I think it is more than a little disingenuous to suggest that the new teams’ lack of pace is a danger. Firstly the problem is exacerbated by the length of the Bahrain track – on a circuit of more conventional length the likes of Virgin and Lotus would only be 4 seconds or so off the pace, which doesn’t sound anywhere near as bad.

    Secondly it’s not as if there have never been cars in F1 that have been substantially slower than the frontrunners. You only have to go back to 2006 when Super Aguri made their debut; they were every bit as far off the pace then as Virgin and Lotus are now. HRT are a little further back but I don’t believe they’ve gone anywhere near close to the limit yet. They should be closer to the other new teams tomorrow.

    And back in 1994-5, you had the likes of Pacific, Simtek and Forti at the back of the field, well off the pace but I don’t believe there was ever a serious accident caused by a frontrunner tripping over one of them. So there is plenty of precedent for this kind of thing in F1 and no reason to suggest that it is dangerous.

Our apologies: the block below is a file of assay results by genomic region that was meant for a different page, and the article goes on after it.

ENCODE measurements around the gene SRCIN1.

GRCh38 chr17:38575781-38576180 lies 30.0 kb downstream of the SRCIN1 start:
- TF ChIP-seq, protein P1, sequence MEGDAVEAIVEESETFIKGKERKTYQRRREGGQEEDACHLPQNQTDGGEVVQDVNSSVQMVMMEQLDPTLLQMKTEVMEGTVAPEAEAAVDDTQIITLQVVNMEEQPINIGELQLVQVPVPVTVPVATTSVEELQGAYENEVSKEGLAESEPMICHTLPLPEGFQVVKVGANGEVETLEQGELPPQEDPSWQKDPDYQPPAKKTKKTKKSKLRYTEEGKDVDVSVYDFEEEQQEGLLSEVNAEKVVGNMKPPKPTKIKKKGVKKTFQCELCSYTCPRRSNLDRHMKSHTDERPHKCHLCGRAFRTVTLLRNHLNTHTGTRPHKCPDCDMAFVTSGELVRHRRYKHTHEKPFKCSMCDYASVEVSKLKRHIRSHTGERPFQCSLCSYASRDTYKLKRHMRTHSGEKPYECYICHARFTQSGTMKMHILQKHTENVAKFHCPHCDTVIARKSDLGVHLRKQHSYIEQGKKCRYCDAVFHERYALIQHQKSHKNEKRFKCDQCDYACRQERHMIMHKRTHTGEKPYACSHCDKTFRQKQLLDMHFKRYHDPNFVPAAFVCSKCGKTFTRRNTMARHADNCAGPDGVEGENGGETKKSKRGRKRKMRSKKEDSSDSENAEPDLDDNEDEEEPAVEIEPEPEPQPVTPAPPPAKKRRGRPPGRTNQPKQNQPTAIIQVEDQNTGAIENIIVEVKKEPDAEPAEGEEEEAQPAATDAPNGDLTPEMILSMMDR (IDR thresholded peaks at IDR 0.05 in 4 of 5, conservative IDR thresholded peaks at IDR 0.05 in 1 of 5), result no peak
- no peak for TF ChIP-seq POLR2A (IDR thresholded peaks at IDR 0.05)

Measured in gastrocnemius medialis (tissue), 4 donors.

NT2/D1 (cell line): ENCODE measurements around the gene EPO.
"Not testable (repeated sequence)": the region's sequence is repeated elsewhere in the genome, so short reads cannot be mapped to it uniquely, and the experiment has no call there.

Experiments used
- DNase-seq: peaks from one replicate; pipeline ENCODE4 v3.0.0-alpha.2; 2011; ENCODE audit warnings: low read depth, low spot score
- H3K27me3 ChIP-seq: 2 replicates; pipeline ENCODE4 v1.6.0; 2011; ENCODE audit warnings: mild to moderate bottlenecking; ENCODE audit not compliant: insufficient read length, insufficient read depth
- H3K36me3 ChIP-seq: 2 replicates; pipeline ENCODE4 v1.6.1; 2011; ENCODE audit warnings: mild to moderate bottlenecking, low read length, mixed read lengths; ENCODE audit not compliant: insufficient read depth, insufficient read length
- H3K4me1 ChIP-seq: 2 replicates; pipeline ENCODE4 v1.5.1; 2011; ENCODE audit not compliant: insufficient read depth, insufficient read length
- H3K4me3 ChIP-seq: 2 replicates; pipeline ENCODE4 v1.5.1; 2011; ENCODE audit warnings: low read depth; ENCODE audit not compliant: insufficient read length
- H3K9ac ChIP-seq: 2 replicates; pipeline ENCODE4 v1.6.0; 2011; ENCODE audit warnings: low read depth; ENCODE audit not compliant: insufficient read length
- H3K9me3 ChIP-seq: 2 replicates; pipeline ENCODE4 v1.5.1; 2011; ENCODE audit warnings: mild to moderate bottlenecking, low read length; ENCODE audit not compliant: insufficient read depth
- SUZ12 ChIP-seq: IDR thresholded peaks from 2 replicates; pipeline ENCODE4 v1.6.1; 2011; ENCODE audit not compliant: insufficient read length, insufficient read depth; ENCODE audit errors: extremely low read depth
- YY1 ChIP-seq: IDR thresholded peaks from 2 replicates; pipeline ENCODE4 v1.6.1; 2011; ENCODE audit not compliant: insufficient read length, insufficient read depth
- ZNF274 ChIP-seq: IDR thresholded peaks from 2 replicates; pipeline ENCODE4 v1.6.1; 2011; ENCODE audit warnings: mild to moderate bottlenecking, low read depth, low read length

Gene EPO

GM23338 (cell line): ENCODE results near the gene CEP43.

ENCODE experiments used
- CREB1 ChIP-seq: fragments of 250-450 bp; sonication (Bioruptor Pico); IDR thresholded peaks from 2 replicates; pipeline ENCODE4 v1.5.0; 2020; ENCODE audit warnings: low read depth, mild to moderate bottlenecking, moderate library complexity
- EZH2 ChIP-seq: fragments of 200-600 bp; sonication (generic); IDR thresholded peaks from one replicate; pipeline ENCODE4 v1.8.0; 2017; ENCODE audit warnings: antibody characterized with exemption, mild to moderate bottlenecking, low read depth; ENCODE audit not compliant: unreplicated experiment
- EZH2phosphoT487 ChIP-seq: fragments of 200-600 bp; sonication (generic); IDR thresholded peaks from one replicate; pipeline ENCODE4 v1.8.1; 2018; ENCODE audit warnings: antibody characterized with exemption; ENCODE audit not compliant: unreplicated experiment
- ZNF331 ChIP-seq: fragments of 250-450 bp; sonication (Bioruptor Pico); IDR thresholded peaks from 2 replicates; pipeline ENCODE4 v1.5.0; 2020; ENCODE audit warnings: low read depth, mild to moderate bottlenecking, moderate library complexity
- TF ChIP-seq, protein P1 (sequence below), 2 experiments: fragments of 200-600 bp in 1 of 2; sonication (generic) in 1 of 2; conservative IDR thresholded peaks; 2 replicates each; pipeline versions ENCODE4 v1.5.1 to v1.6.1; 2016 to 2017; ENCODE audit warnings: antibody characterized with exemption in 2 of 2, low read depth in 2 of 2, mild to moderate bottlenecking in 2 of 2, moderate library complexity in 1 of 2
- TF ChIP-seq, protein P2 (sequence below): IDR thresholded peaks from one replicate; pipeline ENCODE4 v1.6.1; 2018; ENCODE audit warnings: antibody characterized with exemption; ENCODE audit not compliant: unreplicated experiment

1. Rich C says:

      Yep, its all just a psych war tactic.

  6. Rui Vale says:

    James, congratulations on this article! You have based your thoughts in a very correct way! Hope Jean Todt reads your blog! ;-)

  7. Scott Bloom says:

    James,

    The 107 percent rule seems a harsh penalty. The FIA made a point of opening the grid to new teams. It is unreasonable for the FIA to expect that a team starting from scratch would immediately be on the pace out of the box. The proper remedy is the marshal’s use of blue flags and black flags during a race.

  8. Andy Gore says:

    Hi James,

    Id say that Virgin F1 and Lotus are safe to share the track with, although I did have some concerns with HRT today.

    No disrespect to the team or drivers, but I personally feel that they should have skipped the first race, and that the FIA should allow them a couple of testing days prior to the next race in Melbourne. There are just too many unknowns for them. Although Chandhok and Senna will soon get up to speed, they’ll have some confidence issues, due to the car being brand new, as well as neither having recent F1 experience. I know the same could be said of Alguersuari last season, but at least there was already confidence in the car and team.